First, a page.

Avalanche’s architecture optimises for scalability, decentralisation and latency. It is capable of 4,500 TPS per subnet, with over 1,000 validator nodes. The protocol aims to have a limitless number of subnets, all of which will be interoperable with each other. Moreover, it can scale to thousands of validators, and the greater the number of validators, the quicker the network becomes once the load is split between them. Finally, Avalanche has the fastest finality of transactions, currently standing at under 1 second. By comparison, Ethereum offers finality in one minute, Cosmos in 6 seconds. Avalanche offers one of the best scalability solutions out there - even the Bank of America agrees.

When talking about the so-called ETH-killers, we often consider high throughput and low fees. Perhaps what is under-discussed is the importance of security and decentralisation. A blockchain cannot be like a retail store that closes in times of bad weather, or indeed a ski resort that shuts down its ski lifts out of fear of an avalanche. Events such as Solana’s recent 48-hour outageare not good enough for the alleged future of finance. Similarly, decentralisation is the ideological foundation of this industry, and betraying it via handing the reigns to a handful of validators is nothing short of a shortcut. Avalanche’s extent of decentralisation is uncommon and admirable in this competitive arena. Crucially, the risk of a controlled attack is limited where control of a network is diversified.

Nevertheless, Avalanche is a new chain on the block, and compared to Ethereum, its track record remains unproven. Indeed, in February 2021, the network experienced a bug that caused validators to accept invalid transactions, permitting the generation of an extra 790 AVAX. Time will tell if Avalanche can become as decentralised and robust as it promises; a requirement to become the market leader.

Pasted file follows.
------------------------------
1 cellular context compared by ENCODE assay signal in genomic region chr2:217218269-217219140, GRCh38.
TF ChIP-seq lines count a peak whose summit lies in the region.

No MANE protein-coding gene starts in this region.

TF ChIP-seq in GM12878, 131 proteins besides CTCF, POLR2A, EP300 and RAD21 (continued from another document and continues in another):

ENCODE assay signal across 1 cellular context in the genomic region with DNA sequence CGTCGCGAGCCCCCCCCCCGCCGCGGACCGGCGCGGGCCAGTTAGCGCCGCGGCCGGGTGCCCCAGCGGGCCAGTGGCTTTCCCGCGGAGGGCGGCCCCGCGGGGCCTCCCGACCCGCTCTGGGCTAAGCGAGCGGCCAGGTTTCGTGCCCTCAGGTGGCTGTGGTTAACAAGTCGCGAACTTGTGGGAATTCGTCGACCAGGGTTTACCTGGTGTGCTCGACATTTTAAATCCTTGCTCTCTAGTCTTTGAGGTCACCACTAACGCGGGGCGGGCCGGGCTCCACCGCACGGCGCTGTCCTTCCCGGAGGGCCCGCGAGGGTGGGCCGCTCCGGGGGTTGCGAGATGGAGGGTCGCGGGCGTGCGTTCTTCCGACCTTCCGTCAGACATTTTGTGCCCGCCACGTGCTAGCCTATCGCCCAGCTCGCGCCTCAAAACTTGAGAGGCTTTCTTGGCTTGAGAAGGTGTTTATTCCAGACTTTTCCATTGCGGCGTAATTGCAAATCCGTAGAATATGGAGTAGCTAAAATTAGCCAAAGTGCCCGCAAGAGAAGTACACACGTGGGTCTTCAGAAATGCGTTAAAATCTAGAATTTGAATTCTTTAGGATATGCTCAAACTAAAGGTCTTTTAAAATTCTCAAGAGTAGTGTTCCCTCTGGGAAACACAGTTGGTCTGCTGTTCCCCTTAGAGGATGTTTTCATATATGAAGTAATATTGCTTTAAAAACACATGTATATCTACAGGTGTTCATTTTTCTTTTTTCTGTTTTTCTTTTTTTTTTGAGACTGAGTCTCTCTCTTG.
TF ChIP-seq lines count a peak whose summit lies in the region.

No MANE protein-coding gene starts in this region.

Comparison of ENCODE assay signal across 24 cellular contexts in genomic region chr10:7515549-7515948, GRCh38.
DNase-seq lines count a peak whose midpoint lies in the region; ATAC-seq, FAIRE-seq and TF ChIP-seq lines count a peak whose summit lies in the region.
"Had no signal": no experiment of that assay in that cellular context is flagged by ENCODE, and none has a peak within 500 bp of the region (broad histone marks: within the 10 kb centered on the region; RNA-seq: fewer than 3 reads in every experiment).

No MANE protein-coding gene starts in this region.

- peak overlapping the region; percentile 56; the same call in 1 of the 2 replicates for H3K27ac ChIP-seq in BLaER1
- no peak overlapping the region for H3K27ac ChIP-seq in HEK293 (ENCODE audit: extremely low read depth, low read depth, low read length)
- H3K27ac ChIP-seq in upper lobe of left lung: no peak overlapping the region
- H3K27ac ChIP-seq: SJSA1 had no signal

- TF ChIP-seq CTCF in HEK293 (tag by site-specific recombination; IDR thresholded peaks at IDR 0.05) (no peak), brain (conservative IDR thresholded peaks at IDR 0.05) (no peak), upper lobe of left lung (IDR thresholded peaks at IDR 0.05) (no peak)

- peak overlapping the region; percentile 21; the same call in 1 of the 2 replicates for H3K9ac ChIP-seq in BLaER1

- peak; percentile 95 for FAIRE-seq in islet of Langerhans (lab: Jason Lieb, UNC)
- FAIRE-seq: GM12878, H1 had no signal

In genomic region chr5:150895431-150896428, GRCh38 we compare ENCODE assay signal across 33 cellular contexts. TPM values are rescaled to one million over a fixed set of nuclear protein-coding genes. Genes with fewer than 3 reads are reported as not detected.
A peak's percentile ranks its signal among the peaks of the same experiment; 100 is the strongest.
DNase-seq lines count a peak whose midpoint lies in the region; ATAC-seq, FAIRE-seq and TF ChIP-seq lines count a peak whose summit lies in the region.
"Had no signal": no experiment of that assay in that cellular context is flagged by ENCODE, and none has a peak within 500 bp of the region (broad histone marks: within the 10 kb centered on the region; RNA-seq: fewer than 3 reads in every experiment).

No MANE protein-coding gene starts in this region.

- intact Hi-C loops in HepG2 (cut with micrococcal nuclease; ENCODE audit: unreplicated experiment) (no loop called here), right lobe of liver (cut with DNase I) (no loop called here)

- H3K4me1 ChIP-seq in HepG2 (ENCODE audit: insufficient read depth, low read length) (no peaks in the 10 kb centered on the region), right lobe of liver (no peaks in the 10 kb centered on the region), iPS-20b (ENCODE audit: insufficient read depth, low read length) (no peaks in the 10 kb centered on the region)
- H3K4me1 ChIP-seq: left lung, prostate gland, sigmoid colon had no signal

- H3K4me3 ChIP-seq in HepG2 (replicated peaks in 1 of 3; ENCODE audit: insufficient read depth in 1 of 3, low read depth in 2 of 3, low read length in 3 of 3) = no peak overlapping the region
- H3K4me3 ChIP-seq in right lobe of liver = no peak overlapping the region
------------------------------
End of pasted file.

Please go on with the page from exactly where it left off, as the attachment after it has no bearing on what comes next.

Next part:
The AVAX Token

AVAX is the native currency for all transactions on Avalanche, i.e. the fuel for the network. AVAX is also staked to secure the network. Transaction fees on the network are burnt, so validators only earn staking rewards, sitting at approximately 10% APY. There is a maximum supply of 720m AVAX, half of which has been set aside for staking rewards, 30% to Avalanche affiliates and the remaining sold across three ICOs.

One area Avalanche can certainly improve on is transparency. The Avalanche Foundation holds about 10% of AVAX’s total supply, yet there seems to be little to no public information about it. The info page on its website doesn’t even mention the initial distribution or vesting of AVAX, nor are founder wallet addresses even mentioned. It is difficult to ascertain how significant this is, but crypto is founded on principles of open source technology and transparency. If there is a community that would attach significance to a lack of transparency, it is this one.


Avalanche has a high potential to be a big player in the smart contracts sector. Having covered the underlying Avalanche architecture and AVAX token this week, I will delve into the protocol’s development, adoption, and funding next week. If the technology is as good as it seems to be, it is the current utility and expected future utility of Avalanche (as judged by developer activity) that should express its durability.

As mentioned in the opening paragraph, picking the winners is difficult. Realising that there may be multiple winners in future makes things slightly easier. Hopefully, next week’s edition of Token Takeaway will simplify things further still.